There are concerns these tactics leave UK loan customers exposed to unscrupulous, unregulated brokers.
Over the last two months Sky News conducted test searches on Google for payday loans which produced websites high in the natural listings that were in breach of OFT regulations.
Several had no consumer credit licence, a requirement for any loan broker and lead generator.
Some websites claimed to be 100% secure, but actually had no data protection when customers entered their bank details. This exposes customers to fraud and identity theft.
We also found many websites broke legal requirements on transparency to customers, such as failing to prominently display a representative APR or an address where the company can be contacted.
Some legitimate lenders in the industry have told us they are aware of the problem. Many of them advertise on Google's pay per-click service as an alternative to the natural listings.
One lender who did not want to be identified suggested the price of Google's sponsored links have gone up because demand has increased with legitimate companies struggling to get on the natural listings.
"Google could solve this problem by tightening up their algorithm" he suggested. "But they have no incentive to do so. We're all having to use the sponsored listings to get any traffic to our websites."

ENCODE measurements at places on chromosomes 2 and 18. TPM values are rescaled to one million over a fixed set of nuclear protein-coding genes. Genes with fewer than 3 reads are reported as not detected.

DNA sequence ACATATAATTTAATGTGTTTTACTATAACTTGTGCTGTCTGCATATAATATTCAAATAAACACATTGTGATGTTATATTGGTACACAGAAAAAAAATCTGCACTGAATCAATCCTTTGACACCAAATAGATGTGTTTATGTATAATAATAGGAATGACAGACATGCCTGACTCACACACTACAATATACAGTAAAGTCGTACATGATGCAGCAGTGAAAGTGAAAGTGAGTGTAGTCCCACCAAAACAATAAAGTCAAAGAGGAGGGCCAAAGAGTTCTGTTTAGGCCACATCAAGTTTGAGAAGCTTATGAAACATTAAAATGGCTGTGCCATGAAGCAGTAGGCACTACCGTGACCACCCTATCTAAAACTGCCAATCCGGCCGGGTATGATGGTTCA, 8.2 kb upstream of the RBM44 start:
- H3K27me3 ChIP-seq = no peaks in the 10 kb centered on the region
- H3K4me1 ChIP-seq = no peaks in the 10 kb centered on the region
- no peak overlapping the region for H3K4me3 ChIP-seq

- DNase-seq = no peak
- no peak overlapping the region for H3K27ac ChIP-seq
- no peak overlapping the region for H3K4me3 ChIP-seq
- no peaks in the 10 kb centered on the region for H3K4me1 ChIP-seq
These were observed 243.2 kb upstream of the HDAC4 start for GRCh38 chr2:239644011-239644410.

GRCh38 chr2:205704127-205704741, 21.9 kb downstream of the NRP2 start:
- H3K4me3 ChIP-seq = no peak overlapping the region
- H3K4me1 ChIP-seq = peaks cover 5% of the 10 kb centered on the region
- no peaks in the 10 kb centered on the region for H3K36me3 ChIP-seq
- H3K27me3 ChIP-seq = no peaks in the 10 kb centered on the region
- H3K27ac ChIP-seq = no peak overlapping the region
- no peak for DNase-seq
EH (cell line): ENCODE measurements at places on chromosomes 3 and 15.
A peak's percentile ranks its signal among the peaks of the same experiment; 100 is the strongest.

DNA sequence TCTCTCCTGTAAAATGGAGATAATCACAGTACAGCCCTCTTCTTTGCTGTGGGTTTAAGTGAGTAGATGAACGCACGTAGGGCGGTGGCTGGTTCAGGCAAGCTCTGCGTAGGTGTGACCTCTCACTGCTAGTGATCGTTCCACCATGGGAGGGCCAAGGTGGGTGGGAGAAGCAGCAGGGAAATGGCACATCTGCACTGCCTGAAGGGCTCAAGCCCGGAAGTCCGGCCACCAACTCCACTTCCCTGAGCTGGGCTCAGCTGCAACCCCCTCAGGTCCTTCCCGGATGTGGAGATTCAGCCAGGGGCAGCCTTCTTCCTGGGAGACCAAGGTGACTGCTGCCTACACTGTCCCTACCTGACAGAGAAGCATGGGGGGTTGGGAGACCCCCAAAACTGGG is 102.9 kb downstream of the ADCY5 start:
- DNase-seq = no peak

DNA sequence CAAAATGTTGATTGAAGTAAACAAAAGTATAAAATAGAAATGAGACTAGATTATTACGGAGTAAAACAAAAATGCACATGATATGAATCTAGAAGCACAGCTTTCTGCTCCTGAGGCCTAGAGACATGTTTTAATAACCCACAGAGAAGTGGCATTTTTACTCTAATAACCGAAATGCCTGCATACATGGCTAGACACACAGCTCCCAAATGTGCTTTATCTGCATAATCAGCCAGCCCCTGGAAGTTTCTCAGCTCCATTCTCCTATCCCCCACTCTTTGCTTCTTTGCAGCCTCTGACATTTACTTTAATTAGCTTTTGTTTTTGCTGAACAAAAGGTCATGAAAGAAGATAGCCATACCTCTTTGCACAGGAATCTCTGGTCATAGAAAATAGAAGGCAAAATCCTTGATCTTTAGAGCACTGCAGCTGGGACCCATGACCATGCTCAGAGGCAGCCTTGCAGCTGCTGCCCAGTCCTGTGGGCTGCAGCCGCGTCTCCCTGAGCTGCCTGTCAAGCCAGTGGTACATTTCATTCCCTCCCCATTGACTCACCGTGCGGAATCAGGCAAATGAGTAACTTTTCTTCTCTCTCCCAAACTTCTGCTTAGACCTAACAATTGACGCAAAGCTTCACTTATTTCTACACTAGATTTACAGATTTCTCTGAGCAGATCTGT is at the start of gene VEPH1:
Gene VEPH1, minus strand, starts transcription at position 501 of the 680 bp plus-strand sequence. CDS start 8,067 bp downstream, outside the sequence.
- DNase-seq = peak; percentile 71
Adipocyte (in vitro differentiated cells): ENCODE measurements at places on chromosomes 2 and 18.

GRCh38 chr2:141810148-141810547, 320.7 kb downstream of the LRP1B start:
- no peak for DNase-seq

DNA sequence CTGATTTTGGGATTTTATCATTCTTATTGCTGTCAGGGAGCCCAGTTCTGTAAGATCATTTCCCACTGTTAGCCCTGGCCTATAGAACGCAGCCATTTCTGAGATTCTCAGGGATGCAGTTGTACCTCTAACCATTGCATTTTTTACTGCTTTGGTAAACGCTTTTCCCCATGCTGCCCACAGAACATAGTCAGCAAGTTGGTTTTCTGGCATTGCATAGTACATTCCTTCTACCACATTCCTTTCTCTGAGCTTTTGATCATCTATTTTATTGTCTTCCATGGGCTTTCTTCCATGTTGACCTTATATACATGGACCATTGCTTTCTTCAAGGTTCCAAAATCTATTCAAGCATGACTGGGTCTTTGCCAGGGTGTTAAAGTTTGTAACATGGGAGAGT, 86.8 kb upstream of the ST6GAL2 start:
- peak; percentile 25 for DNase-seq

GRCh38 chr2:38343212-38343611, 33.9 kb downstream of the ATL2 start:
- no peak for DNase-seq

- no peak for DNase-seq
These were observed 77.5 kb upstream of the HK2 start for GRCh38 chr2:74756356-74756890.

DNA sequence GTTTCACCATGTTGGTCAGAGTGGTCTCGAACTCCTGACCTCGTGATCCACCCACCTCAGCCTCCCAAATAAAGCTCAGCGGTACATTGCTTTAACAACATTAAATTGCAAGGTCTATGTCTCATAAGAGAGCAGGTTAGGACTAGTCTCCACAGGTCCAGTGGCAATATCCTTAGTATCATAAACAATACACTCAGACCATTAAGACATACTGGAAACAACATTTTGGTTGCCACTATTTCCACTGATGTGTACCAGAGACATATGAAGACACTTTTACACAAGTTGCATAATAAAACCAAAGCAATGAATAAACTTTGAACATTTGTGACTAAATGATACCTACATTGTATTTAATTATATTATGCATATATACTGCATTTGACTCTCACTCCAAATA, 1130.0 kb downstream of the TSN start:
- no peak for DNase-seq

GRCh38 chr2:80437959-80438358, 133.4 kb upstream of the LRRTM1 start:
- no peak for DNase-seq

He added: "But customers don't realise that some companies on the natural listings don't have a consumer credit licence, which means they don't have to tell the customer how much they're going to pay back, which feeds into some of the problems we're seeing at the moment of customers not able to pay back their loans."
Google says its key motivation is to try to direct customers to the best websites.
A spokesman told Sky News: "As part of our on-going effort to reduce webspam and return high-quality websites to our users, we are constantly improving our search algorithm to better detect and decrease rankings for sites that we believe are violating Google's quality guidelines and engaging in webspam tactics to manipulate search engine rankings."
For legal reasons we are not naming the websites linked to hacking but we have passed our evidence to the OFT, which told us: "The OFT is clear regarding the standards it expects from those businesses that it regulates and has publicised an extensive suite of guidance documents.
"We take very seriously any evidence tending to show that businesses are not meeting the standards set out in our guidance.
"The guidance for credit brokers and intermediaries states that creditors should satisfy themselves that persons they deal with are appropriately licenced. Accepting leads from unlicensed sources would raise concerns about a lender's fitness to hold a consumer credit licence."
At one point during our investigation we found the highest ranking website on Google was a four-day-old domain registered to a field in California.
Just a few days in this position can earn the web owner tens of thousands of pounds. Yet this site was in breach of several regulations and displayed nothing on the website to suggest it was licensed to sell loans in the UK.
Last November, the OFT opened formal investigations into the tactics used by an number of payday lenders. But if the regulator wants to properly police the market, it seems it is going to have to work with Google.